Fly grazing has become a large problem in most areas of the country with horses tethered up on roadsides and industrial estates getting loose and causing accidents. Horses are also being dumped on private and public land. Figures have been in the media to suggest there are around 3500 horses regularly fly grazing and some local authorities have spent up £100,000 over a 12 month period addressing the issue.
In most areas, the local authorities parks and estates have become more of a no-go area for these people as many local authorities enforce a zero tolerance policy on fly grazing. This has however caused the fly grazing to spread out into the country on farmers' fields and into industrial areas and estates adding pressure on business.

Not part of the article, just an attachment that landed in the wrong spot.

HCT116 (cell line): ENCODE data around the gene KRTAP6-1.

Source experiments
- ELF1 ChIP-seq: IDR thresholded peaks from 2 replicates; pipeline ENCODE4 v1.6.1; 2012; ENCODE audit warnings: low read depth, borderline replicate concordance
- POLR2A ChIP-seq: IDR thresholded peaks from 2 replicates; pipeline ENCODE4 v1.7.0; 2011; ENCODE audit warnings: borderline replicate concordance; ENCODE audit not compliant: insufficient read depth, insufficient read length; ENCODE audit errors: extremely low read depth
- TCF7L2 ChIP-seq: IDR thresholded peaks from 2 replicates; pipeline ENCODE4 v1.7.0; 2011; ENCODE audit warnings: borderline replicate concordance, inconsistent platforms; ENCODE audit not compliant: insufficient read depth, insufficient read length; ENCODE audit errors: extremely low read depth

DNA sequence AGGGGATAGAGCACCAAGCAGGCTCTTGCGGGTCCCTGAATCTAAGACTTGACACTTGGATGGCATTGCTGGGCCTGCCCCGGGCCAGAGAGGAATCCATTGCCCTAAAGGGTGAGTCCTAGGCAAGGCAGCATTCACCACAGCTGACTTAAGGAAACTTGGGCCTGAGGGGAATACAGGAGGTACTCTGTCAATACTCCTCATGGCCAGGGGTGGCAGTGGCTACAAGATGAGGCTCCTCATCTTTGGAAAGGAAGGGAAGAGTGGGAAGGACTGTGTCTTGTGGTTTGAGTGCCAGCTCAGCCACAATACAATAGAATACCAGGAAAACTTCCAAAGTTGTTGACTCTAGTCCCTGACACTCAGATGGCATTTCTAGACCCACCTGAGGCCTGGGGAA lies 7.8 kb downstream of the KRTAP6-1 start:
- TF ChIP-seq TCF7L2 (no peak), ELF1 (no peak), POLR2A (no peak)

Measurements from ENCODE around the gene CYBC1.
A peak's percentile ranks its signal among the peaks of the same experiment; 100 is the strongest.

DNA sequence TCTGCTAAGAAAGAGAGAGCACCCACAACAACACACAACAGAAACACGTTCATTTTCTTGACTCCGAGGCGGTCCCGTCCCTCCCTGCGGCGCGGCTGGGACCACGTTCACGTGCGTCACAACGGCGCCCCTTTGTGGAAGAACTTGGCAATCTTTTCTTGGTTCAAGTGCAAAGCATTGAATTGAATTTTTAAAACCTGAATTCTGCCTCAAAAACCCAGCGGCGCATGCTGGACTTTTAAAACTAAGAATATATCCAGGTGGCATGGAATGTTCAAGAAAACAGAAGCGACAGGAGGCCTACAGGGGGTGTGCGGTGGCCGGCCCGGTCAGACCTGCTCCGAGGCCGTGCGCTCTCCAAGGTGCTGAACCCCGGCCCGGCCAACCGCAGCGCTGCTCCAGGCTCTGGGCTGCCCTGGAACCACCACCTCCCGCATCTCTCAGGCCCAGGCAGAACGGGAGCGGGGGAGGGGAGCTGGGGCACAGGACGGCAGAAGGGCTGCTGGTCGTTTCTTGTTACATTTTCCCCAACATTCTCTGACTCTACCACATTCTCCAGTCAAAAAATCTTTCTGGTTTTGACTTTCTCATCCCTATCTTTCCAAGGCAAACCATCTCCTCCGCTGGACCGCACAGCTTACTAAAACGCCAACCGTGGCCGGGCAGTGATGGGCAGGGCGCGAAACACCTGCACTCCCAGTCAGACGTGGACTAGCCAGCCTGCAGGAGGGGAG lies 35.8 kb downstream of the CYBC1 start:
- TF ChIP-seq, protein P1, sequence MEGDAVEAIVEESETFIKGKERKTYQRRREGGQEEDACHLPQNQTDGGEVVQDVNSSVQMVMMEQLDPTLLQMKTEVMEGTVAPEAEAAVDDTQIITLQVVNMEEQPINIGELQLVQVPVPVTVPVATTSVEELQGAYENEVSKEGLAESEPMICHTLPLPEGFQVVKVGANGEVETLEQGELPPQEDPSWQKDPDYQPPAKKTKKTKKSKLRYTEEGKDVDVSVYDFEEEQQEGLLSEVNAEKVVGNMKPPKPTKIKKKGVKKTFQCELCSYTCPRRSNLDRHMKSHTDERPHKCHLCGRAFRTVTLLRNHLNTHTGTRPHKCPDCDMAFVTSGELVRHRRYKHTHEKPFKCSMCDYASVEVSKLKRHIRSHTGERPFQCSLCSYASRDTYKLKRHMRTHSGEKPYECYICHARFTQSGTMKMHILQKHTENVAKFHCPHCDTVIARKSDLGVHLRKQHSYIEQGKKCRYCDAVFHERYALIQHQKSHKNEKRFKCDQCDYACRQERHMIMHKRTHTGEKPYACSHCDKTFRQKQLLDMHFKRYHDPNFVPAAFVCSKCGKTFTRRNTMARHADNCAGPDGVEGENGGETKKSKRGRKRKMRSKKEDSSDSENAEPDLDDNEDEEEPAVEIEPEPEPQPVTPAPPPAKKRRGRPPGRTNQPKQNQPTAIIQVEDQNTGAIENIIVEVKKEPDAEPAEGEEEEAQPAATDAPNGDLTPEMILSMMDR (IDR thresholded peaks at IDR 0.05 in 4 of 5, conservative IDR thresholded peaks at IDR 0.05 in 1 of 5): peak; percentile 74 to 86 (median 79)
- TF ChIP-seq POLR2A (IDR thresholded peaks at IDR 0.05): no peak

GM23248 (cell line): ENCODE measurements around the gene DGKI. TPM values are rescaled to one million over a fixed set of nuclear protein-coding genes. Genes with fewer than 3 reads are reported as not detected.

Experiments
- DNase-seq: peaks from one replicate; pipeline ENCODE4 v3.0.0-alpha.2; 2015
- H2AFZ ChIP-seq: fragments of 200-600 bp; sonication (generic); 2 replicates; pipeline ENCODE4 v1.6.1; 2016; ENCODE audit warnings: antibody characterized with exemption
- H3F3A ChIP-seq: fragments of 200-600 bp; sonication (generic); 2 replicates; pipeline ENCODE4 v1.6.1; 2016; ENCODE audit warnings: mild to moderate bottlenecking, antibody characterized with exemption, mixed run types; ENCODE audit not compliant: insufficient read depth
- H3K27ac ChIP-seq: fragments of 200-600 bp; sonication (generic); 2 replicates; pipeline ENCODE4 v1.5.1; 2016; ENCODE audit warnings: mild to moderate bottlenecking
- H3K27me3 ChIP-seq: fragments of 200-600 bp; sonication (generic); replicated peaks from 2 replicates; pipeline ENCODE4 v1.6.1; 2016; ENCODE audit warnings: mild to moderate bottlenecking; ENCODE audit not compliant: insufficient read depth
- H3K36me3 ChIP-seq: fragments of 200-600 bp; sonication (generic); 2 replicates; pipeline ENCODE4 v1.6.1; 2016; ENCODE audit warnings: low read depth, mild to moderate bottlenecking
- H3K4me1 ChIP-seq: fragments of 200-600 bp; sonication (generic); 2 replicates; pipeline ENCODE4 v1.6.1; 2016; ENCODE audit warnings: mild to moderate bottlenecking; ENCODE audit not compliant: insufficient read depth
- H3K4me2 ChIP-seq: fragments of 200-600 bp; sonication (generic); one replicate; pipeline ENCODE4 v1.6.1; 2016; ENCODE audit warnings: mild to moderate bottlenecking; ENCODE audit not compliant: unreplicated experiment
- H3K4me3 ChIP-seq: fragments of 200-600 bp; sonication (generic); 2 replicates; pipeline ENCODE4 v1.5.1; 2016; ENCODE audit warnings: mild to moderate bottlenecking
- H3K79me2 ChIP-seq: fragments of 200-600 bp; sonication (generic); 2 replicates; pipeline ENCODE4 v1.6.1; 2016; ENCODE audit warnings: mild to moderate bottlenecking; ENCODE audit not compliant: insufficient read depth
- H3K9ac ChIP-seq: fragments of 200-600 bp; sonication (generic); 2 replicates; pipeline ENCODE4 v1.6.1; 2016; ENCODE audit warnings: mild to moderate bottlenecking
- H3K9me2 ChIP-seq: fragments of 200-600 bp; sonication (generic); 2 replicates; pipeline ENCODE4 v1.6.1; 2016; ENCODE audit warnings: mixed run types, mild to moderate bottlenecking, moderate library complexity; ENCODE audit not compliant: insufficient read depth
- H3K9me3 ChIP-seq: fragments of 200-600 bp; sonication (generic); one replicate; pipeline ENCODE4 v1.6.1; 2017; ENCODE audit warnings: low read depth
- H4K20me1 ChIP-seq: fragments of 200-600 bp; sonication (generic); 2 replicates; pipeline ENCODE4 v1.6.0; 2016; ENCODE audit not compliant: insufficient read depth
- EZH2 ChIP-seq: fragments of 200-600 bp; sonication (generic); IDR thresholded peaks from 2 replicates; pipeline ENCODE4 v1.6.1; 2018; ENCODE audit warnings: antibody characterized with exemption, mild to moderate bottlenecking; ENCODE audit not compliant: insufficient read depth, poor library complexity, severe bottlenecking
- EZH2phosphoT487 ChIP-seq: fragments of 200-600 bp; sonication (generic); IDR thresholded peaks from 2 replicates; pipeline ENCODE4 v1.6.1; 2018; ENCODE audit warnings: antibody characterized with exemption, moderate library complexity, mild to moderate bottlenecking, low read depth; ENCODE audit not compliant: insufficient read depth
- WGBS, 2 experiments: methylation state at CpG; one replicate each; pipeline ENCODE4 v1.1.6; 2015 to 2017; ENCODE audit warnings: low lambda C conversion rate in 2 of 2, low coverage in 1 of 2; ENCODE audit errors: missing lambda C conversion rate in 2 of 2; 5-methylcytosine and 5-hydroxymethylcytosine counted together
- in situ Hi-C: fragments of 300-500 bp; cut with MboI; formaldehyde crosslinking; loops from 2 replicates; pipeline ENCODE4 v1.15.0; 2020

Most of the horse charities were busy before the act and now they are full to bursting point. It gets harder each day to find places for seized horses.
Fly Grazing - The Solution
The Control of Horses Act 2015 gives Local authorities and Landowners the power to instruct bailiffs to detain horses who are on their land without lawful authority.
The landowner’s bailiff must report the detention to the local Police and the owner of the horse if known, as per under section 7C of the Animals Act within 24 hours.
The Owners of the offending horses have 96 hours (4 days) not including a Saturday, Sunday or a bank holiday to claim their horses. They must then pay the costs of detention and transport before they can get them back. If they do not pay, the horses can be disposed of straight away by humane destruction, sale or given to charity.